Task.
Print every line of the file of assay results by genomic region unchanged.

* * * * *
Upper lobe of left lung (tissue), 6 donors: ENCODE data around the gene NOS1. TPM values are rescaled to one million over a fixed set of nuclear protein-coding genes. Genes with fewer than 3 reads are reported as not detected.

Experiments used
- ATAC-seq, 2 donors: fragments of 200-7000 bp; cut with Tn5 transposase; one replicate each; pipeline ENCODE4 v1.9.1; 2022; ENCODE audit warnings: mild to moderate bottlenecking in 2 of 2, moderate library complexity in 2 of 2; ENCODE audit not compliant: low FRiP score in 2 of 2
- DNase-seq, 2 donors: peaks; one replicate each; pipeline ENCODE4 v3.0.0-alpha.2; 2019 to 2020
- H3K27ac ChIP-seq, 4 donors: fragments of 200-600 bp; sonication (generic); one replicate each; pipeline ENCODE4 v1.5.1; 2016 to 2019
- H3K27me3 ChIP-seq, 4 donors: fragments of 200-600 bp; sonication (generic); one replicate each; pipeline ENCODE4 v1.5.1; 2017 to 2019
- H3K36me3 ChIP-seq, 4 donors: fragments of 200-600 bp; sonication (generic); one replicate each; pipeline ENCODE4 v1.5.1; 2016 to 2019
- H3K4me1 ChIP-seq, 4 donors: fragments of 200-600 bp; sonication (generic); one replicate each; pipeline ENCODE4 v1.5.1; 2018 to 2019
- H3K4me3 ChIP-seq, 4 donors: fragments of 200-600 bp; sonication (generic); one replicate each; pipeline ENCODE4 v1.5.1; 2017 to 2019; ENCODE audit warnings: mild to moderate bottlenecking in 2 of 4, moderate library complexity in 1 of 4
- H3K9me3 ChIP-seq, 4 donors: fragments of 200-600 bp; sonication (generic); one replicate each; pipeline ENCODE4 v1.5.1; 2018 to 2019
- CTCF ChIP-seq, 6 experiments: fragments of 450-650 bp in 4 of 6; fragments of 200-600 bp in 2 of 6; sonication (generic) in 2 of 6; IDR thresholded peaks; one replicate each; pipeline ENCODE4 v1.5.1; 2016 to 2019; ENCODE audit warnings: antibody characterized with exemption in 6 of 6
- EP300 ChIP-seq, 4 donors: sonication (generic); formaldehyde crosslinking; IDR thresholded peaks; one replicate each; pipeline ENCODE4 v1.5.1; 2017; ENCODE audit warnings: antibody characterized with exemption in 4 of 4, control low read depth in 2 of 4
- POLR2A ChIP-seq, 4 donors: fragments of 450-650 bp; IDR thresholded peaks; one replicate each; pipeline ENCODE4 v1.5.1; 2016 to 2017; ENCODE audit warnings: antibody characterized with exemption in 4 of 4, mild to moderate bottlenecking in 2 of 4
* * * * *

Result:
Upper lobe of left lung (tissue), 6 donors: ENCODE data around the gene NOS1. TPM values are rescaled to one million over a fixed set of nuclear protein-coding genes. Genes with fewer than 3 reads are reported as not detected.

Experiments used
- ATAC-seq, 2 donors: fragments of 200-7000 bp; cut with Tn5 transposase; one replicate each; pipeline ENCODE4 v1.9.1; 2022; ENCODE audit warnings: mild to moderate bottlenecking in 2 of 2, moderate library complexity in 2 of 2; ENCODE audit not compliant: low FRiP score in 2 of 2
- DNase-seq, 2 donors: peaks; one replicate each; pipeline ENCODE4 v3.0.0-alpha.2; 2019 to 2020
- H3K27ac ChIP-seq, 4 donors: fragments of 200-600 bp; sonication (generic); one replicate each; pipeline ENCODE4 v1.5.1; 2016 to 2019
- H3K27me3 ChIP-seq, 4 donors: fragments of 200-600 bp; sonication (generic); one replicate each; pipeline ENCODE4 v1.5.1; 2017 to 2019
- H3K36me3 ChIP-seq, 4 donors: fragments of 200-600 bp; sonication (generic); one replicate each; pipeline ENCODE4 v1.5.1; 2016 to 2019
- H3K4me1 ChIP-seq, 4 donors: fragments of 200-600 bp; sonication (generic); one replicate each; pipeline ENCODE4 v1.5.1; 2018 to 2019
- H3K4me3 ChIP-seq, 4 donors: fragments of 200-600 bp; sonication (generic); one replicate each; pipeline ENCODE4 v1.5.1; 2017 to 2019; ENCODE audit warnings: mild to moderate bottlenecking in 2 of 4, moderate library complexity in 1 of 4
- H3K9me3 ChIP-seq, 4 donors: fragments of 200-600 bp; sonication (generic); one replicate each; pipeline ENCODE4 v1.5.1; 2018 to 2019
- CTCF ChIP-seq, 6 experiments: fragments of 450-650 bp in 4 of 6; fragments of 200-600 bp in 2 of 6; sonication (generic) in 2 of 6; IDR thresholded peaks; one replicate each; pipeline ENCODE4 v1.5.1; 2016 to 2019; ENCODE audit warnings: antibody characterized with exemption in 6 of 6
- EP300 ChIP-seq, 4 donors: sonication (generic); formaldehyde crosslinking; IDR thresholded peaks; one replicate each; pipeline ENCODE4 v1.5.1; 2017; ENCODE audit warnings: antibody characterized with exemption in 4 of 4, control low read depth in 2 of 4
- POLR2A ChIP-seq, 4 donors: fragments of 450-650 bp; IDR thresholded peaks; one replicate each; pipeline ENCODE4 v1.5.1; 2016 to 2017; ENCODE audit warnings: antibody characterized with exemption in 4 of 4, mild to moderate bottlenecking in 2 of 4